FIG. 3 illustrates an exploded view 200 showing the individual components of the electrolyzer. As shown in this view, the electrolyzer has an end cap 202, which has connections to the inlet channels 34 and outlet channels 60, 64. The body 204 of the electrolyzer has a number of connectors 206 mounted along the periphery to allow pressure to be applied during operation. The pressure applied is outside of the electrolyzer stack 18 (within the body 204) to reduce hoop stress on the electrolyzer stack 18 by generally equalizing or reducing the pressure differential between the interior and exterior regions of the stack. The electrolyzer stack 18 is formed by joining the electrolyzer cells 36 together to form a single unit, with the apertures in each of the electrolyzer cells 36 aligned to form the inlet channels 34 and outlet channels 60, 64. The individual electrolyzer cells 36 may be joined by adhesives, welding, ultrasonic welding, or any number of other techniques used to join plastic parts. In some embodiments, the cells may simply be compressively mated. Materials that may be used to form the electrolyzer cells 36 are discussed with respect to FIG. 4, below. Other connections 206 on the body 204 may be used to mount instrumentation, such as thermocouples, pressure detectors, and the like.

A base plate 210 is mounted against the body 204 opposite the end cap 202. The end cap 202, base plate 210, and body 204 may be constructed from any suitable materials, such as stainless steel, hastalloy, nickel, and so forth. Further, the parts do not have to be made from metal, as a high performance plastic may provide sufficient properties. Suitable high performance plastics may include, for example, polyphenylene sulfide (PPS) or poly(ether-ether-ketone) (PEEK), among others. Moreover the parts may be made of the same material or may be of different materials. For example, the end cap 202 and the base plate 210 may be made from stainless steel, while the body 204 may be made from a high-performance plastic, thereby insulating the end cap 202 from the base plate 210. The end cap 202 may also be insulated from the base plate 210 by the use of gaskets (not shown) between end cap 202, the body 204, and the base plate 210.

One or more spacer plates 212 may be inserted to insulate the electrolyzer stack 18 from the end cap 202. Further, a gasket 214 may be inserted to add additional compressive force to the stack, or to insulate the stack from the base plate 210. The entire assembly may be held together by bolts 216 inserted through the end cap 202 and base plate 210, which are joined to nuts 218 after insertion through the base plate 210. A power terminal 220 may be welded onto the end cap 202 which may then function as one of the current collectors 40, 44 (FIG. 1). Another power terminal 222 welded onto the base plate 210 may allow the base plate 210 to function as the oppositely charged current collector.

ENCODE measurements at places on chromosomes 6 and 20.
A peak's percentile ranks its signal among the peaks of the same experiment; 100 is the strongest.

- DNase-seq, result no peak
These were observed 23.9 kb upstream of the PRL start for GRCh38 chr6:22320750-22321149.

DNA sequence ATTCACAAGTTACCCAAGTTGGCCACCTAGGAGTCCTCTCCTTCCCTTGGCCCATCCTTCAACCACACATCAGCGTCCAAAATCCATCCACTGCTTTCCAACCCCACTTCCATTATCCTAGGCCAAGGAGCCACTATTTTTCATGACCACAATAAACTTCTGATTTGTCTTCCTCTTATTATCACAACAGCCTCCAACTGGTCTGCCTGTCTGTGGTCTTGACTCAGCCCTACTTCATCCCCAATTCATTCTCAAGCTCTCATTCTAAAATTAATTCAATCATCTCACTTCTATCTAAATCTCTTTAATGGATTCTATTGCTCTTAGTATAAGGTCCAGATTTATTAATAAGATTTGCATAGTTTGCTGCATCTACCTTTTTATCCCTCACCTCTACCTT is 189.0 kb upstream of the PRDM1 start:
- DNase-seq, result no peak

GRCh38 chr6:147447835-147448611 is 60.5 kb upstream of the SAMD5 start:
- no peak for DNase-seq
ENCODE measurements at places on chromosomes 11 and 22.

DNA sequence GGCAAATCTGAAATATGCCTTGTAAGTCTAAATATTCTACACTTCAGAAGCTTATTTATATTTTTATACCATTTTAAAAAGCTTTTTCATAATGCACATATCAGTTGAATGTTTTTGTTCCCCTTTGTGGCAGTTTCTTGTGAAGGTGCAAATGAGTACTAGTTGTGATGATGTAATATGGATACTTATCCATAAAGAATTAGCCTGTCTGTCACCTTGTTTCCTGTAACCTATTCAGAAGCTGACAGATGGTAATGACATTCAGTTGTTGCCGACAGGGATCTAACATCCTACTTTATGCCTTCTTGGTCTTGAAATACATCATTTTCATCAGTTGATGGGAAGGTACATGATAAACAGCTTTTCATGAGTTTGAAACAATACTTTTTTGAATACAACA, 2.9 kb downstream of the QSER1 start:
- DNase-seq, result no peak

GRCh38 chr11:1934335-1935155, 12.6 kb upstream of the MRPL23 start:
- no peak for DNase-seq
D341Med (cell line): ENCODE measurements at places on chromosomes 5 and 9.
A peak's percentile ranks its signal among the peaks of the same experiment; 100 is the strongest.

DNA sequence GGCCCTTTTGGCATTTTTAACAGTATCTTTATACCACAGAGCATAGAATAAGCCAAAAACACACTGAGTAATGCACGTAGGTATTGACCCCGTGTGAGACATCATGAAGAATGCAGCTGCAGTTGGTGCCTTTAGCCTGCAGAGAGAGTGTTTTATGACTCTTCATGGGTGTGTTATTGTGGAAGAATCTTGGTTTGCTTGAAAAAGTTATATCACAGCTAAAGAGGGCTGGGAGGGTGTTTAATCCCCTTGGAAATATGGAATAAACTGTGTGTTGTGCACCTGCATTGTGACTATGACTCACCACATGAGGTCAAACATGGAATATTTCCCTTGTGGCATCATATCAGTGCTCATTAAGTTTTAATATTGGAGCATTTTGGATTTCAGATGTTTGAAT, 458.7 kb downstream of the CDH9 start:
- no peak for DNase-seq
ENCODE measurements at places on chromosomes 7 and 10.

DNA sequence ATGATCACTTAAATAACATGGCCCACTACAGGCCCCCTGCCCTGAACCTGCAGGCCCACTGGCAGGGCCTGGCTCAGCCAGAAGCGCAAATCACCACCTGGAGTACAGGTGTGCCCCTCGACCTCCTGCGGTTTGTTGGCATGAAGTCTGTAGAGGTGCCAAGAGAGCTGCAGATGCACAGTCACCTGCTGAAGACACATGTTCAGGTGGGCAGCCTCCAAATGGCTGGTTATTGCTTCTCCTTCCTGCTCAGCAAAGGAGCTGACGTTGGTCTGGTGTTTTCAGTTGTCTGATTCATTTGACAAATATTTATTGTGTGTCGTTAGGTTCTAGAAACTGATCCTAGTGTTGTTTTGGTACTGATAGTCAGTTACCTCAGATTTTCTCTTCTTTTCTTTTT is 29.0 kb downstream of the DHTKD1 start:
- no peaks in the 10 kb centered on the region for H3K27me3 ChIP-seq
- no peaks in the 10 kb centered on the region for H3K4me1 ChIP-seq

An individual electrolyzer cell 36 that may be used in the electrolyzer stack 18 of FIG. 3 is shown in the perspective view of FIG. 4. The electrolyzer cell 36 generally includes two parts, an electrode assembly 302, and a diaphragm assembly 304. Both parts 302, 304 have apertures which align with one another, and with other electrolyzer cells 36 to form the inlet channels 34 and the outlet channels 60, 64. The electrode assembly 302 holds the metal plate 46 that forms the bipolar electrode. One side of the electrode assembly 302 has the channel 54 molded in to direct flow of the electrolyte from one of the inlet channels 34 across one surface that will function as the cathode 50, of the metal plate 46. During operation, the flow with the entrained hydrogen bubbles is then directed to the hydrogen outlet channel 64 via hydrogen channel 62, which may also be molded into the electrode assembly 302. An analogous set of channels, as discussed with respect to FIG. 5, directs the flow of oxygen.

The electrode assembly 302 and the diaphragm assembly 304 may be made from any number of materials, and in a presently contemplated embodiment, include a peripheral frame made of a non-conductive, chemically resistant plastic. For example, the frames of the assemblies 302, 304, may be made from polyether ether ketone (PEEK), polyphenylene sulfide (PPS), polyamides, polyimides, polytetrafluoroethylenes, and the like. Other polymers that may be used include high performance blends, such as Noryl, which is a blend of polyphenylene ether and polystyrene (PS) (available from SABIC Innovative Plastics of Pittsfield, Mass.).